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Case Study 1

T-Shirt printing machine

An 8 station T-Shirt printing machine suffered a PLC memory failure. We were called in to see if we could replace the PLC and re-program the machine due to original program not being available.

PLC was replaced with an ABB PLC and re-programmed enabling normal operation within 3 days. Additional features were added to the program to allow the company to have flexibility in the speed of production which was not available before. This was achieved through timing adjustments based on a multi-position selector switch.

Case Study 2

Wind turbine Power regulation.

A farm site running two 100kW wind turbines and a combined heat and power (CHP) plant wanted to cap its maximum power generation to 200 kW in windy conditions.

AN ABB PLC was installed with network connections to the Turbine network and was programmed to talk through MODBUS to the wind turbines and alter their peak power output accordingly. The power generated was taken from a power meter through an analogue connection into the PLC to allow for a total power reading to include the CHP.

This was successfully achieved and an average power produced across 10 minutes was used to regulate power to within the prescribed specifications whilst allowing for maximum power generation when not exceeding the average power limit.

Case Study 3

Roofing Felt machine

Large machine (100m Long x 10m High x 5m wide) had been brought over from Italy and mechanically installed. The machine makes Roofing Felt in a continuous process that then cut and rolled the felt into specified lengths. The PLC’s on the old machine were obsolete so were replaced with new ABB PLC’s. We re-wrote the programs due top originals not being available and also to accommodate new changes to the machine. There was also a large amount of electrical work to be done to re-connect the 70 or so motors for which we hired a local Electrical company and project managed this process alongside our own work for the customer.

There were 4 different PLC’s installed on various parts of the line to allow for various aspects of the project and also allow for future expansion as required. Touch screens were also installed to remove some of the many pushbuttons and to allow for greater operator information on line status.

Case Study 4

A company in West Wales design and build Stud and nut feed systems for a wide range of applications.

This project involved a stud feed system that provided a stud into a 600 Ton Sheet metal press for a car parts manufacturer. I became involved when the machine had been out at the customer for several months with ongoing technical issues which had not been resolved on site. At this point the machine was brought back to the UK and I came in to see if I could diagnose the faults and see what could be done.

Due to the ongoing issues the system was only allowing a production process of approximately 500 parts per hour with relatively long restarts afterwards to get back into production.

After spending some time with the designers and electrician, the fault was diagnosed as two distinct problems:

  • Firstly, the PLC that had been used was now obsolete and had been unable to detect the cycle go command from the press consistently due to the amount of time the signal was present for. This caused numerous stoppages to the press and therefore production suffered.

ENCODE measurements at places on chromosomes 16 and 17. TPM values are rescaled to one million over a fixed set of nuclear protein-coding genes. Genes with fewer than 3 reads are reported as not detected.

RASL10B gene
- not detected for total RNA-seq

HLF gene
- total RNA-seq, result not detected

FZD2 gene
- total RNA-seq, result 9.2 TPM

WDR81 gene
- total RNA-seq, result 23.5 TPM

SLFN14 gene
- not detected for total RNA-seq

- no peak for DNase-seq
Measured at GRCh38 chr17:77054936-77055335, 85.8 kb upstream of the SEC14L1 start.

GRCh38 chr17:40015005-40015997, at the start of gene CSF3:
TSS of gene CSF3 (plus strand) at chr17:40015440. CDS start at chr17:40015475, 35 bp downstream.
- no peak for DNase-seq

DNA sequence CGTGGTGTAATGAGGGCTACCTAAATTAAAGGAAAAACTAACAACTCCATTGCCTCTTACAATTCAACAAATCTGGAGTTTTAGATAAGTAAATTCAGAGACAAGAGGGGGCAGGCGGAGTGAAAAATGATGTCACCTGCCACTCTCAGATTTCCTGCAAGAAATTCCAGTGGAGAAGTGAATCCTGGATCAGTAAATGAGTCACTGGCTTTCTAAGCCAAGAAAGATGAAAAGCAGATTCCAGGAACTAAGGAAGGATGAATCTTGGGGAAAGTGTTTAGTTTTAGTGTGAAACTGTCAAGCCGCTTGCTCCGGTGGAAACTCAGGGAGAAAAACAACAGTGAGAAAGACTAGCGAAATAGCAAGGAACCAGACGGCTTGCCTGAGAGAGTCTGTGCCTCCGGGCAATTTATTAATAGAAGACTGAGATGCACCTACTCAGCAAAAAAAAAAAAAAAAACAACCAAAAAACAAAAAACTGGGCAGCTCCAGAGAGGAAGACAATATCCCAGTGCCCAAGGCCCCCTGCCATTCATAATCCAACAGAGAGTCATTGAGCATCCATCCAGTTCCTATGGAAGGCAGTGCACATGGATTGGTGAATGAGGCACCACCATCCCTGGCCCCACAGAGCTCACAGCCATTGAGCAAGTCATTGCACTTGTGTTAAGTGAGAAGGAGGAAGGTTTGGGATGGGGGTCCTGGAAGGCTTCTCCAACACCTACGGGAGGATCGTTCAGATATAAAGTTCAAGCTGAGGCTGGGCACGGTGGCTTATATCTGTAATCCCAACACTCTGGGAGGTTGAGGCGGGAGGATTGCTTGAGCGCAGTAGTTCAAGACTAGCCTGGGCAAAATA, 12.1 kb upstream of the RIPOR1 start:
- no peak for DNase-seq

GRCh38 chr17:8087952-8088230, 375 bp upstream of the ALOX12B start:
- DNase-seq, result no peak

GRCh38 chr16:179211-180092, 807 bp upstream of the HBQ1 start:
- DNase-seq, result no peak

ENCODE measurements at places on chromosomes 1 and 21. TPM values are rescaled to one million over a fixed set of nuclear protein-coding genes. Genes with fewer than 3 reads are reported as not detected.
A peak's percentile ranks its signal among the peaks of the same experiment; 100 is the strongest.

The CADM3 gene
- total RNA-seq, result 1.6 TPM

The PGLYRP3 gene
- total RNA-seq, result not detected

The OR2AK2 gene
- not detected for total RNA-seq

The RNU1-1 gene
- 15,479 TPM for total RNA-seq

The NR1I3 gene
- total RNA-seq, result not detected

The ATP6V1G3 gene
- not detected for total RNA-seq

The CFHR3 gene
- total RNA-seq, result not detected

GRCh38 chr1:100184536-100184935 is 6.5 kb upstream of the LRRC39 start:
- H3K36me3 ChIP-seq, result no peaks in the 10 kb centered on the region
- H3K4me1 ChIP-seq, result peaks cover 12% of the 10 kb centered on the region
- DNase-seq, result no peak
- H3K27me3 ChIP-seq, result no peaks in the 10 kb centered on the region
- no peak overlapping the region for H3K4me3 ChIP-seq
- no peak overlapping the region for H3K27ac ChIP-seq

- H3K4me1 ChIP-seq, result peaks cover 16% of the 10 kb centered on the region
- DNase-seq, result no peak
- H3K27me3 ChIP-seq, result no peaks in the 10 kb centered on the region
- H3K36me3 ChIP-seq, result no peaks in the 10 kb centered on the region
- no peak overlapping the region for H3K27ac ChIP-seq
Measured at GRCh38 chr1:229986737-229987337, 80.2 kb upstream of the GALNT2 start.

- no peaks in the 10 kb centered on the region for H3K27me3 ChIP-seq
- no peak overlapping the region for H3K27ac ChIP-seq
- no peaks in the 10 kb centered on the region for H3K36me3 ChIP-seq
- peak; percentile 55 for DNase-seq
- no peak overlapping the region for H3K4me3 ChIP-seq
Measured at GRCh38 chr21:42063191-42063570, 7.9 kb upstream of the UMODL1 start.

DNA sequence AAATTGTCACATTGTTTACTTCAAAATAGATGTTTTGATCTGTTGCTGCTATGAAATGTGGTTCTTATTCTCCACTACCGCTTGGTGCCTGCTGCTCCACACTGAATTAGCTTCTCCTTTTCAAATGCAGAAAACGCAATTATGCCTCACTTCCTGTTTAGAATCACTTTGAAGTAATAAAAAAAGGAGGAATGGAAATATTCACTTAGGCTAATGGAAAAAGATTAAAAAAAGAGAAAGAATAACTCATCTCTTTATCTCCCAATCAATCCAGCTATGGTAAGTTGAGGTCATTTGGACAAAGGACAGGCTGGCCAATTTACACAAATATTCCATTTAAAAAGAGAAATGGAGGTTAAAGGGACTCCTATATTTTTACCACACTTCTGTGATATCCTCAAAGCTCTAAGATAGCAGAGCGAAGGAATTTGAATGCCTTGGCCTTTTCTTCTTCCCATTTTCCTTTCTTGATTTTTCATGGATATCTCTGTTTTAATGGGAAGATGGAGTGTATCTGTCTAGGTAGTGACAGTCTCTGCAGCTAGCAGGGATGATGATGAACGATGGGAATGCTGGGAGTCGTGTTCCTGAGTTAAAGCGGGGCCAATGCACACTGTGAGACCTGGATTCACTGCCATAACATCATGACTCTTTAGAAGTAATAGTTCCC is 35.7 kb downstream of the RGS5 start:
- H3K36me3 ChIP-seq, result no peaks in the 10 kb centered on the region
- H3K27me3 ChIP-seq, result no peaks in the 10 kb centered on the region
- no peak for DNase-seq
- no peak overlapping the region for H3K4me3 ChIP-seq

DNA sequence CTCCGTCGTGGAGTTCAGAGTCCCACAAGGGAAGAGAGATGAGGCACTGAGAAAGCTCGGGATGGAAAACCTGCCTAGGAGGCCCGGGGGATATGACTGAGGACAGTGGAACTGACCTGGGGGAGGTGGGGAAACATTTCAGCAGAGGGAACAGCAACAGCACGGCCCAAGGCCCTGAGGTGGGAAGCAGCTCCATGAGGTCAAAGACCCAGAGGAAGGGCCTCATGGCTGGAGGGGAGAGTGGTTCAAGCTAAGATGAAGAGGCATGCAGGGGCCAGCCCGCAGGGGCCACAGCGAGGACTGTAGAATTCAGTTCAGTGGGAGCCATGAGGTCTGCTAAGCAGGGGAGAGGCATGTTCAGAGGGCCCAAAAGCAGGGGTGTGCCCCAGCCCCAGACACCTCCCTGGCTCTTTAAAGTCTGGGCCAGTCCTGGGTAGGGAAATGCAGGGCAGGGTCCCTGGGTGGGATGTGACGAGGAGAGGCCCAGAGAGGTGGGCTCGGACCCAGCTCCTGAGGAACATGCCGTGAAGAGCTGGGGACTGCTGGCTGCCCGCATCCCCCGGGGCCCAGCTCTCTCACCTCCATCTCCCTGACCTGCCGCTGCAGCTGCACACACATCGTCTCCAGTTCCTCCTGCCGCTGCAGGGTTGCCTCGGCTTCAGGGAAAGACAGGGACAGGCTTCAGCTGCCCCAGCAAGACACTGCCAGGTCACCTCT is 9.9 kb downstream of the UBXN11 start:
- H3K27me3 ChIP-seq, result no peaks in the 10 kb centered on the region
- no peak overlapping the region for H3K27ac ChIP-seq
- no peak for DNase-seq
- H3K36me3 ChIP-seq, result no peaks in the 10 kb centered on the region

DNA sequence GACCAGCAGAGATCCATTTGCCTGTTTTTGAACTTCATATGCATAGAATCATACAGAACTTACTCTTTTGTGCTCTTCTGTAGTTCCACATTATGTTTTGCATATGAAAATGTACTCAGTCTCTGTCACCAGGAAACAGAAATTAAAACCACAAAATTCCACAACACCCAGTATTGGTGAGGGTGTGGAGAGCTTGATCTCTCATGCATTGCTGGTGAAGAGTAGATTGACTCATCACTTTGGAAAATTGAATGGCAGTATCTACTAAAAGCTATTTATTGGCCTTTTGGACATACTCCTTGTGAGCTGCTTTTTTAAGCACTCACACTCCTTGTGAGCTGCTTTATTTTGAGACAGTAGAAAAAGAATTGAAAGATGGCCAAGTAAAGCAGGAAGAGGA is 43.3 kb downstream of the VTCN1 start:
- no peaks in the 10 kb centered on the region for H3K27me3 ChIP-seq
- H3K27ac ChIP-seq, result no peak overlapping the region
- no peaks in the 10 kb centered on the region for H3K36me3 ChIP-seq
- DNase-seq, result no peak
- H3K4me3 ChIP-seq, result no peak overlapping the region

• Secondly, when there was a fault the stud feed system had been made in a complicated way for the operator so that if the pressed an incorrect button out of sequence, the system would lock and they would have to clear out the studs and start the process again which proved to be both time consuming and frustrating for them.
  • Further to these two problems, there were also small issues with the Pneumatics and some of the sensors in terms of their position and type.

The fix once the problems were identified were relatively simple

  • Part one was to put a modern ABB Eco PLC in place of the old PLC. This new PLC has a faster cycle time and so would pick up the small signal from the press each time in ran through its start point.

This also meant that the programme had to be re-written and was done in such a way as to simplify it and allow for future upgrades to the system such as additional feed heads.

  • Part two was to simplify the operator interface, the old system had 15 pushbuttons on the control panel, some of which were obsolete but had carried the ability to interfere with the previous program.
  • These buttons were removed and the total button count went from 15 to 7. The program was used to make the next button in sequence to flash when an action was required by the operator and significantly simplifying the operator process on start-up.
  • The final part was to go through the system completely and look at how the other parts such as the Pneumatics and sensors were working. Through solving the PLC issue it highlighted that some of the sensors were not working in the best way so these were repositioned and a couple of them changed to optical sensors which allowed for greater precision.
  • In addition to this I then spent time with the operators of the machine teaching them how to use it effectively and also how to fault find any issues that came up and how to fix them. This means that any issues that do occur can be resolved quicker and allow production to start with much reduced downtime compared to the prior to the changes.
  • We were also able to provide phone support as required to them.

As a result of the improvements made over the course of a few days, the system went from running poorly (500 parts per hour) and inconsistently to producing over 900 parts per hour over longer production runs.